President Obama indicated on Friday that he won’t pardon NSA whistleblower Edward Snowden, even as President-elect Donald Trump announced his pick to run the CIA: Kansas congressman Mike Pompeo, who has called for “the traitor Edward Snowden” to be executed.

Pompeo has supported nearly unfettered NSA surveillance, has blamed Muslim leaders for condoning terror, and is one of the most hyperbolic members of Congress when it comes to describing the Islamic State, which he has called “an existential threat to America” and “the most lethal and powerful terrorist group ever to have existed.”

In an interview with Obama published on Friday, German newspaper Der Spiegel asked: “Are you going to pardon Edward Snowden?” Obama replied: “I can’t pardon somebody who hasn’t gone before a court and presented themselves, so that’s not something that I would comment on at this point.”

But P.S. Ruckman, editor of the Pardon Power blog said Obama is wrong to suggest he couldn’t pardon Snowden if he wanted to. Ruckman noted that Obama has previously only granted pardons and commutations to people who have already been convicted. “I just think what he may have better said is: ‘I prefer that he present himself to a court and then we’ll talk turkey.’ But technically in terms of the Constitution, there are no restrictions at all.”

The operative Supreme Court ruling, from 1886, states that “The power of pardon conferred by the Constitution upon the President is unlimited except in cases of impeachment. It extends to every offence known to the law, and may be exercised at any time after its commission, either before legal proceedings are taken or during their pendency, or after conviction and judgment. The power is not subject to legislative control.”

Obama said that although Snowden “raised some legitimate concerns,” he “did not follow the procedures and practices of our intelligence community.”

Obama also suggested that the debate is between people holding two extremist positions: people who “think we can take a 100-percent absolutist approach to protecting privacy” and “those who think that security is the only thing and don’t care about privacy.”

Very few people actually occupy either extreme. But Pompeo, a three-term congressman and former Army officer, is about as close as it comes to the latter.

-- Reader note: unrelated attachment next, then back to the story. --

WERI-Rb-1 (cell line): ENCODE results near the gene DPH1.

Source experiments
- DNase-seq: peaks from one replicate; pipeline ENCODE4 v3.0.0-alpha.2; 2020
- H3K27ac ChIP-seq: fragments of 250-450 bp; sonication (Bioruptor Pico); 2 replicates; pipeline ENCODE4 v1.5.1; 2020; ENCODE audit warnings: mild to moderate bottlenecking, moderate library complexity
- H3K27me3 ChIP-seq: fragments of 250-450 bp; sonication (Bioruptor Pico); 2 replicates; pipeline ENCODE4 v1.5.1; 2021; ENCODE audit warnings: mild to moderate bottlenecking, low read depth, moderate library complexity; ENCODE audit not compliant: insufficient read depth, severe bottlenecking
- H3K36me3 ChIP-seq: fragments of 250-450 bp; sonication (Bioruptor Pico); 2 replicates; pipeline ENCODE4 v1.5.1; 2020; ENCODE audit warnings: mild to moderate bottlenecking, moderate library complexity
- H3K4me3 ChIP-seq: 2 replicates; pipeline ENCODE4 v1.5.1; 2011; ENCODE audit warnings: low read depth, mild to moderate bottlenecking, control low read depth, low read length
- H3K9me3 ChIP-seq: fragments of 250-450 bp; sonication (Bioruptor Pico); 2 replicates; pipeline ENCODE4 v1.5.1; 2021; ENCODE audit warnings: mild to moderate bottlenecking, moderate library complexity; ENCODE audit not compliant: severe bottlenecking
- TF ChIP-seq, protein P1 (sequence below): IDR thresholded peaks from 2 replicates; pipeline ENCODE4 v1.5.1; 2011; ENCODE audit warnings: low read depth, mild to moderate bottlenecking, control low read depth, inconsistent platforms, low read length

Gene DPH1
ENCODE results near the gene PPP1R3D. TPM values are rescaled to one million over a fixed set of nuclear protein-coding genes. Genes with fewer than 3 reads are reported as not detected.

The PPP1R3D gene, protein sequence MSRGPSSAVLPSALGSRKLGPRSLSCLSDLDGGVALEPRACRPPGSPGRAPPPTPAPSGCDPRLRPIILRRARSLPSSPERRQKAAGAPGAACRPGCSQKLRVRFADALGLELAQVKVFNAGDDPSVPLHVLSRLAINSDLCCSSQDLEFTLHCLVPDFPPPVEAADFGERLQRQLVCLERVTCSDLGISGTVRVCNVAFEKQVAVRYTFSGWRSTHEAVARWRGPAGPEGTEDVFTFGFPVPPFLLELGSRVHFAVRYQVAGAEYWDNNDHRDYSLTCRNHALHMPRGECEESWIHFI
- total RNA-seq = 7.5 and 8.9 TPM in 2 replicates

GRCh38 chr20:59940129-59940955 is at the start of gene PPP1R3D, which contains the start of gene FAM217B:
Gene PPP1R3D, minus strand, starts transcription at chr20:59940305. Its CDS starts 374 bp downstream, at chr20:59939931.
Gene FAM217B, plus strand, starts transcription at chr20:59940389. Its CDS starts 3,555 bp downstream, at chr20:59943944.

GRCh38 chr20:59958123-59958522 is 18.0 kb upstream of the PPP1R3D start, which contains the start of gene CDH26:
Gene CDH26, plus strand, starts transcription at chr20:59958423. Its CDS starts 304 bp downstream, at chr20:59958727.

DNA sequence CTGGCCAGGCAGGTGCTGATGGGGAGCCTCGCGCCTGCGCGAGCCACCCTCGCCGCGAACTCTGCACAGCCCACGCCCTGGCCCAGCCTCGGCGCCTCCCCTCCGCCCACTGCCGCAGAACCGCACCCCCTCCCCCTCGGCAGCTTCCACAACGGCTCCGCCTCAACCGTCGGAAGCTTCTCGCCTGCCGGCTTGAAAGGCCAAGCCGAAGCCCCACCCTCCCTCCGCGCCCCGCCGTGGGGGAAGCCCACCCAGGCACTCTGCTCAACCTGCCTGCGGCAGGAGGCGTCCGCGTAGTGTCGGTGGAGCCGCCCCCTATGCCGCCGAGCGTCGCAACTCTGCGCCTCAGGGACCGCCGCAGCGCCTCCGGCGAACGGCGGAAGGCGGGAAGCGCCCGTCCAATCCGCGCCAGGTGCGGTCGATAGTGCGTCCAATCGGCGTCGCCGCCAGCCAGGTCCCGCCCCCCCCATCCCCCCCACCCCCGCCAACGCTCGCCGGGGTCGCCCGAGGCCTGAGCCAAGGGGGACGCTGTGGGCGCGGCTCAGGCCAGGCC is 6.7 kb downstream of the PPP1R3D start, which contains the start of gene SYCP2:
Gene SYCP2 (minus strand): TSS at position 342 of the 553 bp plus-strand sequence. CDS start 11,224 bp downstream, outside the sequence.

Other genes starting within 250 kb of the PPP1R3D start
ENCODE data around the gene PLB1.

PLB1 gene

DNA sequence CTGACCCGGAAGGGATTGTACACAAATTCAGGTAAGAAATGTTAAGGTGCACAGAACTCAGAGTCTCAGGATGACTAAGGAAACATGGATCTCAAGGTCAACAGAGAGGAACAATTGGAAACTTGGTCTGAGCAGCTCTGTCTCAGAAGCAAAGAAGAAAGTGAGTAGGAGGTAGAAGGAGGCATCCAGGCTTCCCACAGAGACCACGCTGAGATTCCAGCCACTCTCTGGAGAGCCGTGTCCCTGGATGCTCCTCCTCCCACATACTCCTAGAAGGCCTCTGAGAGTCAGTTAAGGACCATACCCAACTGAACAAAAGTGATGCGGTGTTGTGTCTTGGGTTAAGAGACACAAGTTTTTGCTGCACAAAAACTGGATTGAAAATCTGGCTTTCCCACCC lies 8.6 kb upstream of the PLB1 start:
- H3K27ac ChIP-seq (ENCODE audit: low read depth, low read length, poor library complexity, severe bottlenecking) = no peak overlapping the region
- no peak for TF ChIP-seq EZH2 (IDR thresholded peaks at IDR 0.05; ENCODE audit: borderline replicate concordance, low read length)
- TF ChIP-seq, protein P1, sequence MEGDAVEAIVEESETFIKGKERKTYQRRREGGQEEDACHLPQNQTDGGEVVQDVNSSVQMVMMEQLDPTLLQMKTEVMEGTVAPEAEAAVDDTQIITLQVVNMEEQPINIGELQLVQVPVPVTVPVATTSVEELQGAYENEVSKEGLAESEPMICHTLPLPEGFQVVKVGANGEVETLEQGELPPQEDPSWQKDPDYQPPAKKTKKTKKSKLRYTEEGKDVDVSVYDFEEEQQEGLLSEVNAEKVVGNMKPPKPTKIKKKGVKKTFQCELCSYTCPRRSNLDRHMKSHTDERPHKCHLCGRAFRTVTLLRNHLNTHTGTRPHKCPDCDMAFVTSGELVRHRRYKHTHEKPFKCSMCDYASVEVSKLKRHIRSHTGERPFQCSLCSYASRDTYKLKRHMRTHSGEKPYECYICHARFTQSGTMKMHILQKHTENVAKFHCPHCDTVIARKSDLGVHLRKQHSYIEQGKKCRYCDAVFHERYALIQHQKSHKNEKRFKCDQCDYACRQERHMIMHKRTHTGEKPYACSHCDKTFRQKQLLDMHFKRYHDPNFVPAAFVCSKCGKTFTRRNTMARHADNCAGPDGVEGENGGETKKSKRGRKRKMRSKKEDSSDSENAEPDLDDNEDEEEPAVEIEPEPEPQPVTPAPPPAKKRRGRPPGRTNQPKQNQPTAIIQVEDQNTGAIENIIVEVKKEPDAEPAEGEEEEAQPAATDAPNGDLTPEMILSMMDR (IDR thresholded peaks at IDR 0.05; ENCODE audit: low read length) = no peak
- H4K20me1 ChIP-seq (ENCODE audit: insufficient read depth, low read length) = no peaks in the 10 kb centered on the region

In a 2014 letter, Pompeo accused Snowden of “intentional distortion of truth that he and his media enablers have engaged in.” Pompeo supports virtually no legal barriers to having the NSA spy on Americans, and has alarmed civil liberties advocates with many of the positions he has taken while serving on the House Intelligence Committee. Not only has he argued that the NSA should resume its phone records program, he has called on Congress to “pass a law re-establishing collection of all metadata, and combining it with publicly available financial and lifestyle information into a comprehensive, searchable database.”

“What’s needed is a fundamental upgrade to America’s surveillance capabilities,” reads a Wall Street Journal piece Pompeo co-wrote in January.

Pompeo is also a staunch defender of the prison at Guantanamo Bay, calling it an “important national asset,” and repeatedly arguing that closing the facility would endanger Americans. He has also defended CIA torturers, saying that “these men and women are not torturers,” and that “the programs being used were within the law.” He called the exhaustive, 6,000-page Senate torture report “some liberal game being played by the ACLU and Sen. Feinstein.”

Civil liberties groups immediately expressed concern about Pompeo as CIA director. The position requires Senate confirmation.

“Congressman Pompeo’s positions on bulk surveillance and Guantanamo Bay also raise serious civil liberties concerns about privacy and due process,” the ACLU said in a statement. “These positions and others merit serious public scrutiny through a confirmation process. His positions on mass surveillance have been rejected by federal courts and have been the subject of several lawsuits filed by the ACLU.”

Pompeo has also accused Islamic faith leaders of being “potentially complicit” in the 2013 Boston Marathon bombing. “When the most devastating terrorist attacks on America in the last 20 years come overwhelmingly from people of a single faith, and are performed in the name of that faith, a special obligation falls on those that are the leaders of that faith,” Pompeo said in a speech on the House floor. “Instead of responding, silence has made these Islamic leaders across America potentially complicit in these acts and more importantly still, in those that may well follow.”

Because numerous Islamic leaders had in fact condemned the attack, the Council on American Islamic issued a letter calling his remarks “false and irresponsible,” and urged him to publicly correct them.

Top photo: Pompeo listens at a hearing of the House Select Committee on Benghazi.